The Public’s Search for Parking, Nuch’s Search for Revenue
- 13 Sep 2011
- Written by Stephen Box
RETHINKING LA - The City of LA’s recent enthusiasm [link] for citing Angelenos who park in front of their driveways, in their driveways, and on the apron approach to their property has stirred a citywide debate on blocked sidewalks, limited parking, and uneven application of the law.
It was the abundance of blocked sidewalks in Westwood [link] that originally drew the ire of mobility advocates who invoked the Americans with Disabilities Act (ADA) and took the City of Los Angeles to court.
However, rather than simply direct the City of LA to enforce the California State prohibition against parking vehicles so that they block the sidewalk (CVC 22500), the City Attorney instructed the LADOT to enforce a municipal ban on “Parkway Parking” (LAMC 81.53) which applies to some vehicles that aren’t blocking sidewalks and excludes some vehicles that are blocking sidewalks.
There are two plausible explanations for the City Attorney Carmen “Nuch” Trutanich’s decision to pursue the more complicated and less effective solution to the problem of blocked sidewalks, three if you count simple incompetence.
Last week’s City Watch article on this issue drew significant feedback, from the Palisades to East Hollywood to San Pedro, and the comments tended to be split between those who thought the City Attorney was fearful of losing another ADA case and those who thought the City Attorney was positioning another revenue scheme.
The revenue scheme theory has two parts, the immediate and the long-term.
A source within the City Attorney’s office explained that tickets written on CVC violations resulted in less revenue to the City of LA than tickets written on LAMC violations. Anyone who has been following Nuch’s ACE program knows that the City Attorney considers the LA Municipal Code as a checkbook that can be used by his office to balance the budget.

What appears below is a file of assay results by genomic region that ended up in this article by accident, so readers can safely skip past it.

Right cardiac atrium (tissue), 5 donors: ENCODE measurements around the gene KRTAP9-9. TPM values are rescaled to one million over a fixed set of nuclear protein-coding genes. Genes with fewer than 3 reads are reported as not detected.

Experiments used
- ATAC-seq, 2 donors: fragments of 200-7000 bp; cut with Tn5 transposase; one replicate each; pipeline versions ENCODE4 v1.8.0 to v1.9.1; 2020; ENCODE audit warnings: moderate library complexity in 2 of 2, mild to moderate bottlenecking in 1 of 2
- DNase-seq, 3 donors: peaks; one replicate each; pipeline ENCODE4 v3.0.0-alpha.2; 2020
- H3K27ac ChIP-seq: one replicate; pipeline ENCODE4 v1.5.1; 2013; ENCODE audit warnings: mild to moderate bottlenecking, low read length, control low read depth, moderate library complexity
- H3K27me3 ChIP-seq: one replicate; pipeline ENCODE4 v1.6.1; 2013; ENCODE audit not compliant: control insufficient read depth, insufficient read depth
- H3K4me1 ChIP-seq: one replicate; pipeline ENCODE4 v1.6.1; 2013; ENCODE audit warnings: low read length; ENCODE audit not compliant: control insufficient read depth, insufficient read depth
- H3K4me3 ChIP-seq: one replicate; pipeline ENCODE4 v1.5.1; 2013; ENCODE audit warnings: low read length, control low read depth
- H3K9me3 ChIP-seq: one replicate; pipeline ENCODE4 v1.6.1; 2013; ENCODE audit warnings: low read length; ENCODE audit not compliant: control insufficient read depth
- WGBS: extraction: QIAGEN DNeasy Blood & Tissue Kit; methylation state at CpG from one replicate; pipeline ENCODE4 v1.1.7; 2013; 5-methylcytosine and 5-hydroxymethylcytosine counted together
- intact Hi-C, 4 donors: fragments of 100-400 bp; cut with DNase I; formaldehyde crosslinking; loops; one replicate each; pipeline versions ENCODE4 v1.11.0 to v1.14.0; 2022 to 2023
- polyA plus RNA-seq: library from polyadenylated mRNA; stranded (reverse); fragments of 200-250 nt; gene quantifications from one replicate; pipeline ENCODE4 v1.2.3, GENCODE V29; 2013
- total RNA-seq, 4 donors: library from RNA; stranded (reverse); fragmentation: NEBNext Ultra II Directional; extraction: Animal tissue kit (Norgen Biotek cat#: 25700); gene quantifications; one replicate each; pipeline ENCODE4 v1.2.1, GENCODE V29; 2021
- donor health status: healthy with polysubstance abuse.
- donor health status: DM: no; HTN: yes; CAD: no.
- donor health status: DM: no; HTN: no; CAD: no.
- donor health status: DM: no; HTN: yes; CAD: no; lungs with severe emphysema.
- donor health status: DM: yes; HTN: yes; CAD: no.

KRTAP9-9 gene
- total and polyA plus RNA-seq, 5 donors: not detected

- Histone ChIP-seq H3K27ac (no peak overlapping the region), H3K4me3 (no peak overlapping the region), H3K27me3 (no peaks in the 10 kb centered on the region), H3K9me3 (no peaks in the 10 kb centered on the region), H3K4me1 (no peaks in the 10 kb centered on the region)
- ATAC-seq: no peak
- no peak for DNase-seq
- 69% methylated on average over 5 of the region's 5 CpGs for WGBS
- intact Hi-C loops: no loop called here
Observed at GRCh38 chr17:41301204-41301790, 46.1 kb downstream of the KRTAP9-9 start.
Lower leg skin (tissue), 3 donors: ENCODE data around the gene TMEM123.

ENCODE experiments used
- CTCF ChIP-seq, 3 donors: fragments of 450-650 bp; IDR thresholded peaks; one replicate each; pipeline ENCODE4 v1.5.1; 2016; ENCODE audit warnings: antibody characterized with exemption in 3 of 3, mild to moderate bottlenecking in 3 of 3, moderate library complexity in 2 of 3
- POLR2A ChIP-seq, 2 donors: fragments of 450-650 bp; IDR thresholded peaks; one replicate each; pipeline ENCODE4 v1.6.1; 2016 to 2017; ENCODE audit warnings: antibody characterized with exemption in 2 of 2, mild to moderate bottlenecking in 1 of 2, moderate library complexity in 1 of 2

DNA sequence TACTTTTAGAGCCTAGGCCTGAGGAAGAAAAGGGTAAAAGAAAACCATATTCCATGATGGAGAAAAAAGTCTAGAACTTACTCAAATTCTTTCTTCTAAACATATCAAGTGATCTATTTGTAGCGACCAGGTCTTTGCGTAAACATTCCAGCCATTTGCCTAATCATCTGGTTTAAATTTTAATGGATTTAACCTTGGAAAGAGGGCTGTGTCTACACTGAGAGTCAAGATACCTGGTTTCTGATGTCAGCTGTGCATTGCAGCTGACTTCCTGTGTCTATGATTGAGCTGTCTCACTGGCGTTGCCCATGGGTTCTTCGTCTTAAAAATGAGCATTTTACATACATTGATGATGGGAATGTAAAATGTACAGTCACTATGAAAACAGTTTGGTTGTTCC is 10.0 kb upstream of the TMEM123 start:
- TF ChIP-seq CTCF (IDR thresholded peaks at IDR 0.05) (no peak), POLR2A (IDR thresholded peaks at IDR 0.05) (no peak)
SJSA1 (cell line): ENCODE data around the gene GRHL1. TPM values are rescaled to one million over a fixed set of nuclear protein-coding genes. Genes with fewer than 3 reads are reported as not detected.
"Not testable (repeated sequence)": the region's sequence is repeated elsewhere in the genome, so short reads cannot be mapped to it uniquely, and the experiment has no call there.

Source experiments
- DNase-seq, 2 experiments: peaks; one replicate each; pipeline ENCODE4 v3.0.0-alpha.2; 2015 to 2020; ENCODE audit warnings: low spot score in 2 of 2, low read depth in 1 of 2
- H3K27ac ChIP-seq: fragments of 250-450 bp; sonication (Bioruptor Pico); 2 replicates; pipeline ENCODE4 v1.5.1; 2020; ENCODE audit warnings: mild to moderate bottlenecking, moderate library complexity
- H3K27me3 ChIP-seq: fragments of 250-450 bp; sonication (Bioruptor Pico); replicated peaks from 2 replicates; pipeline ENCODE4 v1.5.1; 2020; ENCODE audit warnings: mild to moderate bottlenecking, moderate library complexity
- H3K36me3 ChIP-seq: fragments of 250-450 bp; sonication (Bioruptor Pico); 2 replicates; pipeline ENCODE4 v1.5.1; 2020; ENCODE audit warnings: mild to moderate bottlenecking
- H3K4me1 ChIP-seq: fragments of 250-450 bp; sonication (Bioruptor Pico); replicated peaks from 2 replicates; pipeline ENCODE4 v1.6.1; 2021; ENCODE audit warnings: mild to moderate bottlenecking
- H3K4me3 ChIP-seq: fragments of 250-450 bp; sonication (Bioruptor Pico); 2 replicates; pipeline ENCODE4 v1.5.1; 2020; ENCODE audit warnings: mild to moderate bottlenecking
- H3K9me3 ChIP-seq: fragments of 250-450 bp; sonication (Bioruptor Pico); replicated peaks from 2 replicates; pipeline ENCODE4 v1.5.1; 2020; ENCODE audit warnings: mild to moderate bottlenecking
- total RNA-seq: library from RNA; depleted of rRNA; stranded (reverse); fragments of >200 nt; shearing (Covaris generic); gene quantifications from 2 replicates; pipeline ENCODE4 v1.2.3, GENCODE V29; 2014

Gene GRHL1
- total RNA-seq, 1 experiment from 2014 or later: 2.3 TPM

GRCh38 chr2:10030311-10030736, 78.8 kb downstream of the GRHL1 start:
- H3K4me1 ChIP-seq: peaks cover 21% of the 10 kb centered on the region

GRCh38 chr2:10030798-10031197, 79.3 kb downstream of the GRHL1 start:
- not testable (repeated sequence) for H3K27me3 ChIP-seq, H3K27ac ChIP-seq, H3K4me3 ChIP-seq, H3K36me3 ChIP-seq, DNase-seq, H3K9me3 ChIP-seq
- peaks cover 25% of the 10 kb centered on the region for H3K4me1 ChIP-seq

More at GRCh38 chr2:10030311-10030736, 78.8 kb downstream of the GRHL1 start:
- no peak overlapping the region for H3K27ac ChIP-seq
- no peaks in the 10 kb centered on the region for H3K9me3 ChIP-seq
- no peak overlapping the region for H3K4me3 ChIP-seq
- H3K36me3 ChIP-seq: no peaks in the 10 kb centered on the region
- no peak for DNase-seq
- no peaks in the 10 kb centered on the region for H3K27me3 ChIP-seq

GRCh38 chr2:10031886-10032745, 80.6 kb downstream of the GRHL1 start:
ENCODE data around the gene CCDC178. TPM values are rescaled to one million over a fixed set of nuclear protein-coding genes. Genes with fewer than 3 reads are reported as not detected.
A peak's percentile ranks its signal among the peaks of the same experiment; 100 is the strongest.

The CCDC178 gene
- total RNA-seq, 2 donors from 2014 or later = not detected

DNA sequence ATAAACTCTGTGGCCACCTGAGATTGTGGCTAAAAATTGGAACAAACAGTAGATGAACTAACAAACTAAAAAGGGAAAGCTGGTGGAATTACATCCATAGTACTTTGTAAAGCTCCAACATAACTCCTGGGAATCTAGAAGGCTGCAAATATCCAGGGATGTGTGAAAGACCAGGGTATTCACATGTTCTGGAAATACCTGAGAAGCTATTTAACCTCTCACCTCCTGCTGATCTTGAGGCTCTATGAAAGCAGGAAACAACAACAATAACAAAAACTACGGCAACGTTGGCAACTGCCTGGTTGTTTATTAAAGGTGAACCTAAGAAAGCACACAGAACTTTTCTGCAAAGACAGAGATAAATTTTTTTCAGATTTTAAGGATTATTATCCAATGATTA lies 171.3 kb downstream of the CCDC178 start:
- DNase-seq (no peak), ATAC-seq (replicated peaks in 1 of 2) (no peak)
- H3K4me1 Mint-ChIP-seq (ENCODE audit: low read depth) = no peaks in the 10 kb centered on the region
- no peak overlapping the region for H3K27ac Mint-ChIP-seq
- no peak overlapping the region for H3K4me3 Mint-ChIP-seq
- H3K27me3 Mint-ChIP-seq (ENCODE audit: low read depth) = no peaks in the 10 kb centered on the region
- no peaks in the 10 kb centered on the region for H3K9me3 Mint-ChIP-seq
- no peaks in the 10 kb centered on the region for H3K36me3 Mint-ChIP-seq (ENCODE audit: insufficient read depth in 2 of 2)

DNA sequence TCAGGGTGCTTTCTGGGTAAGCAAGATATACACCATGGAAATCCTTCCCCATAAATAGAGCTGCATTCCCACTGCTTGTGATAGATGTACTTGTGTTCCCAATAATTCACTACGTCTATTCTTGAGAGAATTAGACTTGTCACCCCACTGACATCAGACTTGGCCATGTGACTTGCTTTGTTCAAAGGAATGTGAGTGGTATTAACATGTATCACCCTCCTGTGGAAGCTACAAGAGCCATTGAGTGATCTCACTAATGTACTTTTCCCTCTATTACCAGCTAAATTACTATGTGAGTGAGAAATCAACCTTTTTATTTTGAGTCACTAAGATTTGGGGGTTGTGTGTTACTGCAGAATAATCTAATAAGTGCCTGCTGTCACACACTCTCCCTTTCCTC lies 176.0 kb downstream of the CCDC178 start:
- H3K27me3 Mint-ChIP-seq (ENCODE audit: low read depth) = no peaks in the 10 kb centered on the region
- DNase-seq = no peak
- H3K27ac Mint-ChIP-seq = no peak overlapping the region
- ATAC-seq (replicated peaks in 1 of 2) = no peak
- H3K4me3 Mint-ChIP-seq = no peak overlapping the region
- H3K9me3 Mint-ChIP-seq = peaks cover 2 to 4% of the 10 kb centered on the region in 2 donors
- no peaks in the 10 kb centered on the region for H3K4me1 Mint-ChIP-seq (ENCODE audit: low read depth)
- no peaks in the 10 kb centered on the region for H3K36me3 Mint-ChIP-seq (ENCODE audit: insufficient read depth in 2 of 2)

A property owner in Westwood who has been involved in this battle over “apron parking” for decades revealed that one of the working “solutions” to the ADA battle is a permitting process that, by her calculations, would generate more revenue from her tenants than the property taxes on the apartment building.
In either case, the focus is on revenue, not results, resulting in a long drawn out journey that does little to keep the sidewalks clear for the mobility challenged but does lots to generate revenue for the City of LA.
The ADA lawsuit theory also has two parts, the City’s track record with ADA lawsuits (not good) and Nuch’s solution to the blocked sidewalk dilemma (also not good).
Earlier this year, a Federal Judge agreed [link] with ADA advocates who contended that the City of LA had failed in its ADA obligations to provide the disabled residents of LA with 1) an emergency evacuation and transportation plan, 2) an emergency notification plan, 3) an emergency shelter plan. In all three cases, the City of LA’s key failure was “accessibility.” [link]
More recently, a different Federal Judge agreed [link] with ADA advocates who charged that the City of LA had allowed the sidewalks to deteriorate to such a degree that they presented an access and mobility crisis for the disabled.
The City agreed to 1) install curb cuts or access ramps at 1,000 intersections within the year, 2) spend $4 million per year to improve pedestrian crossing in high-risk areas, 3) bring the entire city into compliance within 25 years, 4) complete a citywide survey of ADA needs, 5) form an ADA compliance advisory committee.
It’s against this backdrop of ADA issues and resolutions that the City Attorney finds himself negotiating for a settlement to the current lawsuit filed against the City, one that addresses Apron Parking as the problem, not blocked sidewalks.